North

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north

1. one of the four cardinal points of the compass, at 0? or 360?, that is 90? from east and west and 180? from south
2. the direction along a meridian towards the North Pole
3. the direction in which a compass needle points; magnetic north
4. the North any area lying in or towards the north
5. Cards the player or position at the table corresponding to north on the compass

North

1
1. Frederick, 2nd Earl of Guildford, called Lord North. 1732-- 92, British statesman; prime minister (1770--82), dominated by George III. He was held responsible for the loss of the American colonies
2. Sir Thomas. ?1535--?1601, English translator of Plutarch's Lives (1579), which was the chief source of Shakespeare's Roman plays

North

2 the
1. the northern area of England, generally regarded as reaching approximately the southern boundaries of Yorkshire and Lancashire
2. (in the US) the area approximately north of Maryland and the Ohio River, esp those states north of the Mason-Dixon Line that were known as the Free States during the Civil War
3. the northern part of North America, esp the area consisting of Alaska, the Yukon, the Northwest Territories, and Nunavut; the North Country
4. the countries of the world that are economically and technically advanced

North

 

(or north point), one of the main points on the horizon. North is the point of the intersection of the true horizon with the celestial meridian and is closest to the north celestial pole.

What does it mean when you dream about the North?

A dream that calls attention to the northerly direction could be saying any number of different things. The north is the direction of cold and frozen wastes. But it also attracts a compass needle, so it provides direction and guidance. The North Pole is where Santa Claus lives, who annually showers the world with gifts.

north

[nȯrth]
(geodesy)
The direction of the north terrestrial pole; the primary reference direction on the earth; the direction indicated by 000° in any system other than relative.
References in classic literature ?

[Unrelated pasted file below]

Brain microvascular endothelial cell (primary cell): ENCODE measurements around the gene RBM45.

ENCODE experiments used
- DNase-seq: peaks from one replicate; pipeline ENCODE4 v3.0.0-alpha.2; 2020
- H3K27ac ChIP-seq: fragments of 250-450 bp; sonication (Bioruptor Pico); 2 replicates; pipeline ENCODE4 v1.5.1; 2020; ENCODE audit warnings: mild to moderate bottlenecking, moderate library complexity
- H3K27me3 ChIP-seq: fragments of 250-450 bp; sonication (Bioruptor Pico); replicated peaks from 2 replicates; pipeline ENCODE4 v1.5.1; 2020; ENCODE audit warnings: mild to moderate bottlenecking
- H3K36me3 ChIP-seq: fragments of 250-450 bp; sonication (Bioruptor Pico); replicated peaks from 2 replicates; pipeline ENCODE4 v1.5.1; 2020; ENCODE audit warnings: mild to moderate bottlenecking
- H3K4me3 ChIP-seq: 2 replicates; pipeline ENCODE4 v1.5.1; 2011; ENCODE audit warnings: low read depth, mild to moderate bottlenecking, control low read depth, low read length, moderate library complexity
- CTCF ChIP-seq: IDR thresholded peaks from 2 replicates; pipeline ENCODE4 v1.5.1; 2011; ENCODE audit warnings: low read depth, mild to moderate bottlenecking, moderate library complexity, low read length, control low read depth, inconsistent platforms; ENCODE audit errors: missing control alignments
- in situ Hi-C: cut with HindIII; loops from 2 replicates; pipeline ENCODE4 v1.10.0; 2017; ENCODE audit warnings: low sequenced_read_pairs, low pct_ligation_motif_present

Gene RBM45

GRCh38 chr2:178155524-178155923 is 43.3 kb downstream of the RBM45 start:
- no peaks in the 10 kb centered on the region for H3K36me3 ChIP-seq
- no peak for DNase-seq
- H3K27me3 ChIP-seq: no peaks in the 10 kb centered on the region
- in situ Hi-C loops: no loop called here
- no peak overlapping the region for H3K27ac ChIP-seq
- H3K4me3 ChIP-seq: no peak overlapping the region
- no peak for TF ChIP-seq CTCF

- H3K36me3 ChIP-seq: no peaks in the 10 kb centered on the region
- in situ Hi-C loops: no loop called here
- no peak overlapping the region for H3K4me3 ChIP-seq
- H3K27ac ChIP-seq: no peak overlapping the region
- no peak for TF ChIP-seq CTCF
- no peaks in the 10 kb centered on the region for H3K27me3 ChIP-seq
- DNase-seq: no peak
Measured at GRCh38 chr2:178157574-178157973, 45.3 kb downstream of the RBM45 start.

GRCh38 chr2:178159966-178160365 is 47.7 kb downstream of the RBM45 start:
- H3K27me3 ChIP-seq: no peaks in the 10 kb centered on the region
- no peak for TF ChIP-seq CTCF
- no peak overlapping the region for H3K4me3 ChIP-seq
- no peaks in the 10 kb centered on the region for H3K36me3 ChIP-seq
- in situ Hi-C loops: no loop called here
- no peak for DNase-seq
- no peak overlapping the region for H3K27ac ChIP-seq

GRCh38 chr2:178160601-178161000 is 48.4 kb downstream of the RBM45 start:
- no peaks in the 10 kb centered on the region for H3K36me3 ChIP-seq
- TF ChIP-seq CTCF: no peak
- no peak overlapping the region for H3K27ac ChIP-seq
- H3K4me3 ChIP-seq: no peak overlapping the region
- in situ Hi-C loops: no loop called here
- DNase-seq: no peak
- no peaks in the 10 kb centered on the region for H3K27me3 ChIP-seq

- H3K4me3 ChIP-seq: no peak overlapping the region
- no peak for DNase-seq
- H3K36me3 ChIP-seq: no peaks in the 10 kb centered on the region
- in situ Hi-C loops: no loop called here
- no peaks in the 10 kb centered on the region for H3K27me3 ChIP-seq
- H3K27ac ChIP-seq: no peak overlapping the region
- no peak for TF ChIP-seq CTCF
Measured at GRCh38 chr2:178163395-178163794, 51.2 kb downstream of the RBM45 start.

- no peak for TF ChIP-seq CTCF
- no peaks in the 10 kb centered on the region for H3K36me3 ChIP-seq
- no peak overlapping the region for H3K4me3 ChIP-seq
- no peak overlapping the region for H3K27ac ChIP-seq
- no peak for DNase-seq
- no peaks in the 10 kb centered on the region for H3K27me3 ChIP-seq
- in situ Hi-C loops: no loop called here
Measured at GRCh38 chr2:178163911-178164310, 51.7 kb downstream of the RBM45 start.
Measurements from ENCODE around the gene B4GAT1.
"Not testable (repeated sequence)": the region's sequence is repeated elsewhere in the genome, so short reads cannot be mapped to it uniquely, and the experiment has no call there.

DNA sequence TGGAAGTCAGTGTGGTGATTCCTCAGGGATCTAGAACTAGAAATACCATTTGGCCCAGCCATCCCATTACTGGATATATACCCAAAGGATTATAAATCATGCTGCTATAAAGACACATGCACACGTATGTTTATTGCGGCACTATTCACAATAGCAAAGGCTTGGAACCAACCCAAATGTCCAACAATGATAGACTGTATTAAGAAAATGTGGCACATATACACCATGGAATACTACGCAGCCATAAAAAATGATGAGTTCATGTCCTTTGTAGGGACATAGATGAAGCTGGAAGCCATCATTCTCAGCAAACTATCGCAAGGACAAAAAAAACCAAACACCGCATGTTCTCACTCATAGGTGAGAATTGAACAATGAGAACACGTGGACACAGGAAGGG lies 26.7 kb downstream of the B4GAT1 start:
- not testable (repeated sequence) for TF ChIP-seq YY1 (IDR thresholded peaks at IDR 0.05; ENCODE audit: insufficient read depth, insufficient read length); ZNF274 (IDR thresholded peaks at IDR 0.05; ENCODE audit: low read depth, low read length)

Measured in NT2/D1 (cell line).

We rather incline to the opinion that the highest peak is further to the northward, and is the same measured by Mr.
Thence they turned northward, and came through Cambridge and Lincolnshire, to the good town of Gainsborough.
Thence he turned his footsteps northward, traveling for a great distance by way of Warwick Town, till he came to Dudley, in Staffordshire.
WE posted five-and-thirty miles, then stopped for a couple of hours to rest, and wait for a night coach running northward.
Whatever conveyance we traveled by on our northward road, we never escaped him.
At the salient of that second angle was a large flat rock, jutting out northward, overlooking the deep valley from which the road ascended.
The country was wooded everywhere except at the bottom of the valley to the northward, where there was a small natural meadow, through which flowed a stream scarcely visible from the valley's rim.
Not two hours ago I saw a column of troops moving northward on this road.
So it is when we travel northward, but in a somewhat lesser degree, for the number of species of all kinds, and therefore of competitors, decreases northwards; hence in going northward, or in ascending a mountain, we far oftener meet with stunted forms, due to the directly injurious action of climate, than we do in proceeding southwards or in descending a mountain.
Perhaps Paraguay offers the most curious instance of this; for here neither cattle nor horses nor dogs have ever run wild, though they swarm southward and northward in a feral state; and Azara and Rengger have shown that this is caused by the greater number in Paraguay of a certain fly, which lays its eggs in the navels of these animals when first born.
We passed out between the East and West Furies; and a little farther northward there are so many breakers that the sea is called the Milky Way.
So I turned my steps northward in the direction of Hampstead.

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